Sonic CD Review
I was a bit hesitant when I first heard Sonic CD was being rereleased on PSN and XBLA. I missed out on the fan favorite as a child, having skipped out on the gaudy Sega CD Genesis attachment completely. Curious to see what all the fuss over Sonic CD was all about, I busted out the Sonic Gems Collection a couple years ago and gave it a try. I cruised through the stages effortlessly, never truly grasped the time travel mechanic, and was ultimately underwhelmed by the overall experience. I wrote the title off back then as not living up to the Genesis-era Sonic games. Until this day I've always had the niggling feeling that I didn't really give Sonic CD a fair shake. Revisiting the game on my 360, I'm happy to say that it finally clicked. I get it. Sonic CD is a wonderful treat for fans of the series and 2D platforming alike.
Sure, you could do what I did years ago and breeze through the stages, but you'd be missing out. Early Sonic games were rarely all about speed. The introductory Green Hill Zone-type levels cater to flashy loop de loops and nonstop sprinting, but eventually it's all about exploration. Sonic CD encourages exploration with a unique time travel mechanic. Given that Dr. Robotnik is constantly trying to screw over mother nature, the only way Sonic can truly erase the mad scientists massive eco footprint is by traveling back in time and destroying his environment-corrupting machines.This involves passing a sign marked Past, running at high speeds uninterrupted, and blasting back in time. Hunting down the correct time travel signs forces players to examine every inch of the map. You must also scout out a good stretch of ground to run along to pick up speed like in Back to the Future. The mechanic is inventive, fun, and forces you to do more critical thinking than it would just to run through the stages.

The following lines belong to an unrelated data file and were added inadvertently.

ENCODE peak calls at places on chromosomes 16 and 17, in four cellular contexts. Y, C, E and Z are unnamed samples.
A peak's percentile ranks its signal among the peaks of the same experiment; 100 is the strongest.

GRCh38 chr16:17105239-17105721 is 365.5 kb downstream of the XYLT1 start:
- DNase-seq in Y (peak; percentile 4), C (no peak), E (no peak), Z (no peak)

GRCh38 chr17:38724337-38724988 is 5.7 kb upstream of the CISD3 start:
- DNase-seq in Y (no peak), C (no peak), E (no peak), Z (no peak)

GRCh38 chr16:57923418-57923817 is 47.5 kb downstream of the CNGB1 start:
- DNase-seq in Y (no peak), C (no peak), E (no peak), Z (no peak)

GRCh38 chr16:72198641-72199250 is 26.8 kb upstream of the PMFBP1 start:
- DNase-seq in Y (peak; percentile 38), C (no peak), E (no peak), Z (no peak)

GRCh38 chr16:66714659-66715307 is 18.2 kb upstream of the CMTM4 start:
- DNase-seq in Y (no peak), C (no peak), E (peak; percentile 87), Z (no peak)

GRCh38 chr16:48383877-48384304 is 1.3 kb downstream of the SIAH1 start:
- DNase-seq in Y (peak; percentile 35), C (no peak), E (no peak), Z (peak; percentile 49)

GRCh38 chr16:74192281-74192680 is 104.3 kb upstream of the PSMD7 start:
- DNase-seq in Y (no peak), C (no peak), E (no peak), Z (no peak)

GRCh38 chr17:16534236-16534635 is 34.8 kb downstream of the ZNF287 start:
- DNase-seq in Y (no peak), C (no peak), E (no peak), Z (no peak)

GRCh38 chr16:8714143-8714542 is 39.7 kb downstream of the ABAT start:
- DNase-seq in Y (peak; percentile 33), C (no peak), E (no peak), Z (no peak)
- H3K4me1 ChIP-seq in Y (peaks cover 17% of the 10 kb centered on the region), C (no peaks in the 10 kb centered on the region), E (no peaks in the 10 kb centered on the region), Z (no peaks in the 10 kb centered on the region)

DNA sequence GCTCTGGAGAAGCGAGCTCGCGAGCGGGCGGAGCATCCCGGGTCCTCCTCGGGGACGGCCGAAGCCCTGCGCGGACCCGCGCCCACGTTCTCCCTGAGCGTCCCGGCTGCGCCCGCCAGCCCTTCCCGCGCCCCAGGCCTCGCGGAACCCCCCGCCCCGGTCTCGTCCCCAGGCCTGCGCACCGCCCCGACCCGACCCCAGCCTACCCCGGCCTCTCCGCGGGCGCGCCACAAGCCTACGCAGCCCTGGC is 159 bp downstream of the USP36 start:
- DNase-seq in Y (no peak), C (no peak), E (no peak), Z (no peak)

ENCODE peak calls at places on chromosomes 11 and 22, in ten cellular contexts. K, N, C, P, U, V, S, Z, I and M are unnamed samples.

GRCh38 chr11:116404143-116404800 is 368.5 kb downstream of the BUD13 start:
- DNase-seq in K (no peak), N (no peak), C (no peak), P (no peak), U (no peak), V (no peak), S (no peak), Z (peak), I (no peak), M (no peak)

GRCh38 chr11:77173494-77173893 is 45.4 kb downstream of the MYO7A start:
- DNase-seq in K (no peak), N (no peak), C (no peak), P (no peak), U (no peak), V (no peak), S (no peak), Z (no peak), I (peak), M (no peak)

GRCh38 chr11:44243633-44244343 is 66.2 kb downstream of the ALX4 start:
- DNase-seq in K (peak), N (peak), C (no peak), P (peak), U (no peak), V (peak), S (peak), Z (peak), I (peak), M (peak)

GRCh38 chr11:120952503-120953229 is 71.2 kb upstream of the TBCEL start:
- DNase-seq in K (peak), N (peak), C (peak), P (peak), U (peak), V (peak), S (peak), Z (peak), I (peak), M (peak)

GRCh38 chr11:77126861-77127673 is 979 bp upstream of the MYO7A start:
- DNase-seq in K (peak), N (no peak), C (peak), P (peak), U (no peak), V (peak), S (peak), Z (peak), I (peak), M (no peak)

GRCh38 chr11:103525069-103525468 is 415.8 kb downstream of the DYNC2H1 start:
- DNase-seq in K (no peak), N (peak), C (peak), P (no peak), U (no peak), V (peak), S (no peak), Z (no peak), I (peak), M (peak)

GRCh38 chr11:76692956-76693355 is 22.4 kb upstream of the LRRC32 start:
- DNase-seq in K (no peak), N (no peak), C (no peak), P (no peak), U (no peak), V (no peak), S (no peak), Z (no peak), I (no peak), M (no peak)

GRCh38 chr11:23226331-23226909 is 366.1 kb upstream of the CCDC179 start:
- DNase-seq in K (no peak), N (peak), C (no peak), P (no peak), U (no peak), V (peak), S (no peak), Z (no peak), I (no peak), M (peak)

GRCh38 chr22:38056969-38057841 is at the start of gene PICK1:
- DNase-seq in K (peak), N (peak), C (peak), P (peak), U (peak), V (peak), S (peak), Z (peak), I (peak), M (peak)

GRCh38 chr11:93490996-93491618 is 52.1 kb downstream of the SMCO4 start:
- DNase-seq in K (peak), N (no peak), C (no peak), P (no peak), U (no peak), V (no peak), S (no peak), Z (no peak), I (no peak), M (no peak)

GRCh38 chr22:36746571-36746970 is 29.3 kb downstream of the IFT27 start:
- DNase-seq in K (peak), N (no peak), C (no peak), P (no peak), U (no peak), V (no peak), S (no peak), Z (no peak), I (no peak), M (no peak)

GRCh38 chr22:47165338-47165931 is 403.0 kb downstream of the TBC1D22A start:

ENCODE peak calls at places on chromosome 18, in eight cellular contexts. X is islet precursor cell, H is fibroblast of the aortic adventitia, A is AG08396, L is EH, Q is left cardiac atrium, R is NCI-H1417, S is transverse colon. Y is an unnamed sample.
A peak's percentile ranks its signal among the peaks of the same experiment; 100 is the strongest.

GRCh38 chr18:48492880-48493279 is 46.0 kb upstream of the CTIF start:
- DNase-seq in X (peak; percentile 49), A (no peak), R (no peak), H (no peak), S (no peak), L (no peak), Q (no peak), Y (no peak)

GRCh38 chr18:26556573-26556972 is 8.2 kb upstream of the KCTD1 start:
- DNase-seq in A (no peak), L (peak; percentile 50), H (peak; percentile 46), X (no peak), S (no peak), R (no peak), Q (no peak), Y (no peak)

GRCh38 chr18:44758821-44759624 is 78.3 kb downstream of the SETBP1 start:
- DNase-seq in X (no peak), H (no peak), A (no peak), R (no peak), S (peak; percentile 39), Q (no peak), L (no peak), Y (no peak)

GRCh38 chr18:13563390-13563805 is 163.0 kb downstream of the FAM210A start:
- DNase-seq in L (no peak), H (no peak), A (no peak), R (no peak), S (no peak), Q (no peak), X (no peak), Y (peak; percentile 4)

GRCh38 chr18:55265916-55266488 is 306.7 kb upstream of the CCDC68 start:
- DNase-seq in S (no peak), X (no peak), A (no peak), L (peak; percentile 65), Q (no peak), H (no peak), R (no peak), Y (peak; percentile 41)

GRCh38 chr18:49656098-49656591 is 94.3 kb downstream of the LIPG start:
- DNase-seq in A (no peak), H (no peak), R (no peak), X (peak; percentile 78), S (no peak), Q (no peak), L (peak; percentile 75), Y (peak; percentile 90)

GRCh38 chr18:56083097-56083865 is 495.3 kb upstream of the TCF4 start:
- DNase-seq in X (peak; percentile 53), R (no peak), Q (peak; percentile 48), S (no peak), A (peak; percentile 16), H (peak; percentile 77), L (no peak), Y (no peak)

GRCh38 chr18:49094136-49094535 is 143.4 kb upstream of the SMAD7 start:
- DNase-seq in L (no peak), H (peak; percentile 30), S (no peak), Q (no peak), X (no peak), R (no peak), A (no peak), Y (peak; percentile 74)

The level design is some of the best in the series. Each zone has clearly defined upper, middle, and bottom routes to take through stages. I really enjoyed how the layout of the level changes depending on where you are in time. Traveling into the past takes you to an industrial-free zone, complete with woodland creatures scampering about. Destroying Robotnik's diabolical machine in the past and traveling to the future reveals a tranquil place with no enemies and plenty of rings to collect. I also appreciate that there are very few bottomless pits, which allows you to relax a bit while exploring. The environments themselves are gorgeous, made even better looking thanks to this update's ability to smooth out the pixelation if you so desire.
While traveling through time and saving the future is a lot of fun, the game takes a few big missteps. Sonic CD has hands-down the worst special stages in the entire series. These faux 3D arenas task players with taking out 2D UFOs, a simple goal made infuriating due to the fact that gauging the distance of a 2D sprite is a pain. Good luck getting all the Time Stones (no Chaos Emeralds here), because I know it's going to take me some time and patience. Another gripe I have with the game is the music. While you can choose between the Japanese and US soundtracks, these songs just don't fit in with the rest of the series. Maybe it's due to the fact that they aren't 16-bit, or something I can't put my finger on, but these tracks ooze 90s cheesiness. Lastly, I'm not a big fan of the boss fights in Sonic CD. All the bouts with Robotnik (except for one creative fight on a conveyer belt) feel too easy and uninspired. Bouncing my way through a pinball-themed encounter.and exploiting a wimpy bipedal mech's obvious flaws just didn't do it for me.
Complaints aside, I've really enjoyed the recent time I've spent with Sonic CD. The game begins to shine after you get accustomed to traveling through time and exploring each unique level. This downloadable rerelease is an easy choice for fans of the series or anyone interested in some pure platforming goodness.